The Domestic Abuse Act 2021 creates no general rule of principle but did enact the following:
for offences under s.18, 20 and 47 of the Offences against the Person Act (assault occasioning actual bodily harm and grievous bodily harm with or without intent).
The maximum sentence is 5 years imprisonment.
There are no sentencing guidelines for this offence. However, the Court of Appeal authority, Alfie Cook  EWCA Crim 452, has provided useful guidance on the proper approach to sentencing at paragraphs 14 to 17.
The Court noted that the Sentencing Judge is entitled to have some regard to the assault occasioning actual bodily harm guidelines. However, the starting point should not be set by reference to the ‘actual harm’ or the level of physical injury caused. It is not necessary to prove harm as an element of the offence. The Court noted that “there is real harm inherent in the act of strangulation” due to the fear and likelihood of loss of consciousness, even if no visible injuries are left.
A custodial sentence will be appropriate save in exceptional circumstances. ‘Ordinarily’ that sentence will be one of immediate custody.
The starting point will be 18 months custody irrespective of the gender of the perpetrator.
The starting point may be increased by reference to the following factors (this list is not exhaustive):
Statutory aggravating factors will also apply:
The court should also consider the domestic abuse guidelines if relevant. Many of the aggravating features in the domestic abuse guidelines are already specifically listed by the Court of Appeal in Cook, however the additional ones are as follows:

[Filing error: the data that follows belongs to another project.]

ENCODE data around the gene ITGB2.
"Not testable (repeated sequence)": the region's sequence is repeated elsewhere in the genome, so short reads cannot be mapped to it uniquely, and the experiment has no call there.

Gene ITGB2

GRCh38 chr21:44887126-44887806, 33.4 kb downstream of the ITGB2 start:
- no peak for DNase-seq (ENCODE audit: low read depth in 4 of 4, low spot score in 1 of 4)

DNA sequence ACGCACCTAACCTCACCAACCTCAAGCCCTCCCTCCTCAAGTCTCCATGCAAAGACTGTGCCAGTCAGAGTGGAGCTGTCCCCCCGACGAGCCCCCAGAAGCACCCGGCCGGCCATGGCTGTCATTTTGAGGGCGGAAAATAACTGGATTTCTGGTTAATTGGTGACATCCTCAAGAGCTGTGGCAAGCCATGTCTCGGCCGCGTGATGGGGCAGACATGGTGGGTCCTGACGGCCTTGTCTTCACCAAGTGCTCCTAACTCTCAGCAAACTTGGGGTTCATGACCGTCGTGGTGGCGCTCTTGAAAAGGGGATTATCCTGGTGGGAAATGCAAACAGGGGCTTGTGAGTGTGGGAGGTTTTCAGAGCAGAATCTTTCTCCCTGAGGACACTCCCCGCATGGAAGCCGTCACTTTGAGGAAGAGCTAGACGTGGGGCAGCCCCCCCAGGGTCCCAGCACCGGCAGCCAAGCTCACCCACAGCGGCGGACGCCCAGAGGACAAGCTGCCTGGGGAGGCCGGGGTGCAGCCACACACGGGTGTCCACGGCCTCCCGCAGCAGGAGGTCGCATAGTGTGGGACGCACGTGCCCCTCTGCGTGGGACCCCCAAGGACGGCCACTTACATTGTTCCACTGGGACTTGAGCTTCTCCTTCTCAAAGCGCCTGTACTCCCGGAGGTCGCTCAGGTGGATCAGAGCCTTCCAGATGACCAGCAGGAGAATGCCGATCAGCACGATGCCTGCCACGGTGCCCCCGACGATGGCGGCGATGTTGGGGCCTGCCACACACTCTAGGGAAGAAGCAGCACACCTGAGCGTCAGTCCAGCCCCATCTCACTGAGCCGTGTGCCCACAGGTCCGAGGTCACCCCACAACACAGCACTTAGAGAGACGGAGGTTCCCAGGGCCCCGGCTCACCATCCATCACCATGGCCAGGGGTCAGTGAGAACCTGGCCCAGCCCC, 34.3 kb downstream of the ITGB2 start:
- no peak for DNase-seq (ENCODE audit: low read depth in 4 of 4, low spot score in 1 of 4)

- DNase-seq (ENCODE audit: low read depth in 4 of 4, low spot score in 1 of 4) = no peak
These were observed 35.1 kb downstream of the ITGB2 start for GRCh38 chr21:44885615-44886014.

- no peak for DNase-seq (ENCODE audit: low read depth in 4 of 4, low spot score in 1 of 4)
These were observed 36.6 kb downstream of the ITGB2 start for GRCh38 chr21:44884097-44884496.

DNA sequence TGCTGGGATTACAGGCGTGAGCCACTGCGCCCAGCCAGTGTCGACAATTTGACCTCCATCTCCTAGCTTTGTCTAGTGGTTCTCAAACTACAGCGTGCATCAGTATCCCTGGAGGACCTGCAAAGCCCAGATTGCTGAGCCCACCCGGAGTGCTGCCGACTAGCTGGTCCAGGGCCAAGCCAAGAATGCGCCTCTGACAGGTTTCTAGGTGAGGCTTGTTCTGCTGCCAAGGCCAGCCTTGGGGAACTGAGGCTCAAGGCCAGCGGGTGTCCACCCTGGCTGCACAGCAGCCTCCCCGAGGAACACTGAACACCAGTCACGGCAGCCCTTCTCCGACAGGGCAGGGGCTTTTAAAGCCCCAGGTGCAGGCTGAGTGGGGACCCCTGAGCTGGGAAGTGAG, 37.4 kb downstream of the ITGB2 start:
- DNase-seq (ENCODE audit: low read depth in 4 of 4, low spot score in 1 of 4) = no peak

In relation to mitigation, advocates should consider the following guidance in the domestic abuse guidelines: “Provocation is no mitigation to an offence within a domestic context, except in rare circumstances.” Mitigating factors will include, but are not limited to:
This charge is a useful tool for prosecutors in cases where no visible injury has been caused and arguably reflects the inherently serious nature of strangulation, as noted by the Court of Appeal in Cook.
However, it can sometimes be a needless complication when charged in addition to an assault occasioning actual bodily harm. When strangulation is an element of the assault, the assault occasioning actual bodily harm will be placed in the highest culpability category of the Sentencing Guidelines and a single offence incorporating the whole assault may be simpler and more appropriate in some cases.
Those defending will need to contend with the narrow scope of the defence available to an offence of non-fatal strangulation, but it may be thought that those charged under the Offences Against the Person Act will equally find that the scope of available defences is reduced following the commencement of the Domestic Abuse Act 2021.
To be kept up-to-date with our latest news and future events, please complete the short form.
A member of the clerking team will help you resolve your request.